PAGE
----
Shares of Facebook (Nasdaq: FB), the No. 1 social network, fell 3.4 percent Friday, a week after their disastrous debut in their initial public offering.
Shares fell $1.12 to $31.91 from Thursday's close, valuing the Menlo Park, Calif.-based company around $68.2 billion. It started out valued around $104 billion on May 17. During the week they touched $30.94.
The decline lowered the value of Facebook CEO Mark Zuckerberg's shares to $16.06 billion, compared with $19.03 billion before his marriage last Saturday.
Several more government officials announced probes into the controversial IPO. Rep. Scott Garrett (R-N.J.) and Rep. David Schweikart (R-Ariz.), said they would convene the U.S. House Subcommittee on Capital Markets and Government Sponsored Enterprise to examine how retail investors were treated after Facebook raised $16 billion for itself in the IPO.
The Senate Banking Committee, House Financial Services Committee and the Securities and Exchange Commission have said they're looking at the Facebook deal.
Facebook shares were priced at $38 by underwriters Morgan Stanley (NYSE: MS), JPMorgan Chase (NYSE: JPM) and Goldman Sachs (NYSE: GS), with another 30 other managers.
Insiders such as Zuckerberg, 28, netted $9 billion even before the shares were available to all investors on May 18.
But fallout from the IPO continues:
Morgan Stanley, on a company call, told its brokers it would adjust prices for some Facebook trades that couldn't be executed in the 30-minute period last Friday when shares first traded at $42.05 and then halted for 30 minutes.
The biggest retail broker also said some trades at $43 won't be executed.
Meanwhile, more investors said Morgan Stanley, JPMorgan and Goldman Sachs likely made huge trading profits shorting facebook shares in the IPO, then using shares that hadn't been allotted to make gains.
More class action lawsuits were filed against Facebook as well as the underwriters alleging improper conduct. In New York, Pomerantz Haudek Grossman & Gross, well-known for successful class action lawsuits, sued in U.S. District Courrt in New York. Earlier, San Francisco law firm Hagens Berman Sobol Shapiro, sued the website in U.S. District Court in that city.
Girard Gibbs, another San Francisco law firm, filed still another class-action lawsuit against the company on Thursday alleging false and misleading statements made to the SEC. So did Wolf Haldenstein Adler Freeman & Herz, which brought its lawsuit in U.S. District Court in San Francisco. Earlier ones were filed in New York.
Chief underwriter Morgan Stanley has acknowledged its Internet analyst, Scott Devitt, spoke to some clients about the company during the May roadshow, but didn't say anything irregular.
Under SEC regulations known as Fair Disclosure, any concerns about the company such as earnings and revenue predictions, must be made to all investors.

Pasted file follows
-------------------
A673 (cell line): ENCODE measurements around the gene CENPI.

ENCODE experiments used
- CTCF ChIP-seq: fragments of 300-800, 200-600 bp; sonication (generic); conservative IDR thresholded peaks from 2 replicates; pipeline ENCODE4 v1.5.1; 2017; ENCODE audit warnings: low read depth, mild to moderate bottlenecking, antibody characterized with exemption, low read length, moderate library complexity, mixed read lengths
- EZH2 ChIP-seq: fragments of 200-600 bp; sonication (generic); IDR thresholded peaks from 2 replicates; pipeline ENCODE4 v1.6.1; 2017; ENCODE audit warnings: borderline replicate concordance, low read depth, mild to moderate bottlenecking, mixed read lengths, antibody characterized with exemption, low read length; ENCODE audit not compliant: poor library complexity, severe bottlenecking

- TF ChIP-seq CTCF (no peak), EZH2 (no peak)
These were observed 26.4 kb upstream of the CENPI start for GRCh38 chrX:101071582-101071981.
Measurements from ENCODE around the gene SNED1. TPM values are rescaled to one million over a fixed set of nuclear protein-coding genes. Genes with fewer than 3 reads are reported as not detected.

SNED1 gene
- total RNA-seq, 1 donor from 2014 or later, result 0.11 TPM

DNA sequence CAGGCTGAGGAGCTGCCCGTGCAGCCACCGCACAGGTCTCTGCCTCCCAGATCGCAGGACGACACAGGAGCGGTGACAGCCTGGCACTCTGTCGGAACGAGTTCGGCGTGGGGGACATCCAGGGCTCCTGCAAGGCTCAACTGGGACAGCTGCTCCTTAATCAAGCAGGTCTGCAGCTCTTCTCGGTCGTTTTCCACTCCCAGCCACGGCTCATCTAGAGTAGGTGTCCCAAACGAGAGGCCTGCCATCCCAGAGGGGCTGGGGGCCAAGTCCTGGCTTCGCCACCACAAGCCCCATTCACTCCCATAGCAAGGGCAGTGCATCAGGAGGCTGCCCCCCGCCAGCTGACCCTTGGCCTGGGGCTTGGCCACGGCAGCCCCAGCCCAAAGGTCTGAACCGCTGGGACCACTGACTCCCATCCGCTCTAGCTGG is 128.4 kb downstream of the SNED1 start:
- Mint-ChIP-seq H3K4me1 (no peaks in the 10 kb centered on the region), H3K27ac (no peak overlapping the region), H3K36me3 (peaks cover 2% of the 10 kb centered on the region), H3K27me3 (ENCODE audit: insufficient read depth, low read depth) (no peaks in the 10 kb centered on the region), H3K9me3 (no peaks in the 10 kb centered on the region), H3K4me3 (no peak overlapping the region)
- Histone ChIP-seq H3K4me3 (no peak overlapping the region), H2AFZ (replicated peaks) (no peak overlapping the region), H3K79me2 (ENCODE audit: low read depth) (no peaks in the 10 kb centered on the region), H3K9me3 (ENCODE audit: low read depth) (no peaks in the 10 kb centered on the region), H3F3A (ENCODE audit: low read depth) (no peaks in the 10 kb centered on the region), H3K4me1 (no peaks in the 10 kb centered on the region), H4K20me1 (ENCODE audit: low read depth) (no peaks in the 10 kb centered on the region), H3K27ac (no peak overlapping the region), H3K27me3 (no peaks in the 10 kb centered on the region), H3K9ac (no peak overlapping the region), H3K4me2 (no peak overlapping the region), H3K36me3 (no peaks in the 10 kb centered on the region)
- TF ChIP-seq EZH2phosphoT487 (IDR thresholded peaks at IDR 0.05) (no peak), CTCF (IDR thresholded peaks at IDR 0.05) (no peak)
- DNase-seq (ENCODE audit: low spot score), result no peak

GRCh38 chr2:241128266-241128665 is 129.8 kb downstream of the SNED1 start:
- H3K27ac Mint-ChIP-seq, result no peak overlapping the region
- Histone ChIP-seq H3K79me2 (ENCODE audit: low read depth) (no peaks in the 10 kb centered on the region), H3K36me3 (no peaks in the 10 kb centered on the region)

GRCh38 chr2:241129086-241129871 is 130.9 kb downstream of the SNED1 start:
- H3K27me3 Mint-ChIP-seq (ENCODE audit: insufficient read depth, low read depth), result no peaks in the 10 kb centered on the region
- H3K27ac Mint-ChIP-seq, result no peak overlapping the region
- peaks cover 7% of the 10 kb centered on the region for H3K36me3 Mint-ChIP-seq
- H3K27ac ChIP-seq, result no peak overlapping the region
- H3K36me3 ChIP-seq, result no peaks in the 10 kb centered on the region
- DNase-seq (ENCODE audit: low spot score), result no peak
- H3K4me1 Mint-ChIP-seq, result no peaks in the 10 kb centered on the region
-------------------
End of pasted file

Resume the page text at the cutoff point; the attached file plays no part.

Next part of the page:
Oral remarks are acceptable under the Securities Act of 1933, said Jeremiah Garvey, a securities lawyer with Buchanan Ingersoll & Rooney in Pittsburgh. Still, questions remain about which investors were told and which weren't/
None of the 33 major underwriters, though, has published an investment report on Facebook yet. Under the law, they can't publish any stock recommendations for 40 days after the IPO.
On Friday, Rory Maher of Capstone Investments, started Facebook coverage with a hold rating because the company hasn't realized its potential earnings. Other firms not associated with the IPO, Needham & Co. and Sterne Agee have published analyst reports with buy ratings.
Several investment firms acknowledged losses in the disastrous IPO. Chicago's Citadel, which manages a $1 billion hedge fund, has a loss as high as $35 million, Knight Capital Group (NYSE: KCG) said it would take a hit as high as $35 million on second-quarter results also due to Facebook problems.
Still, with a record 421 million shares sold in the IPO, with a quarter sold to individuals, some industry analysts have questioned whether other elements could have contributed to snafus in prices and executing trades..
For example, just before the May 17 IPO, General Motors (NYSE: GM), announced it would pull its $10 million advertising account from Facebook. Then came the glitches in opening trading on Nasdaq, followed by problems executing orders at Morgan Stanley from retail clients.
I don't think this was random, said Gavin McGarry, CEO of Jumpwire Media, a San Francisco brand management advisory company. Who benefits? Who was hurt?
McGarry suggested the Facebook snafus, along with the GM move, could have been tied to Republican Party operatives seeking to embarrass President Barack Obama as the presidential campaign gears up.
Facebook is basically aligned with the Democrats, McGarry noted, citing the president's visit to Facebook. Wall Street, he said, is basically aligned with Republicans, like Mitt Romney, who's raising fortunes there.
Indeed, McGarry said he didn't buy either Nasdaq's or Morgan Stanley's claims about mechanical glitches. Traders on the Chicago Mercantile Exchange move their servers closer to the Merc to get quotes a millisecond earlier, he said. Don't tell me Morgan Stanley had problems.
Facebook didn't just set records for enriching inside investors like Zuckerberg, COO Sheryl Sandberg, Accel Partners and Digital Sky Technologies.
The underwriting syndicate led by Morgan Stanley collected a colossal $176 million in underwriting fees, Facebook SEC filings show.
The biggest slice will be taken by Morgan Stanley, followed by JPMorgan Chase and Goldman Sachs, with the rest spread among the others including Bank of America (NYSE: BAC) Merrill Lynch, Barclay's (London: BARC) and Allen & Co.
Meanwhile, just by stabilizing Facebook shares last Friday when they plunged in opening trades, Morgan Stanley made another $100 million. Morgan Stanley shares closed at $13.25, down 6 cents, on May 25. Its market capitalization is $26.2 bilion, less than half that of its current client.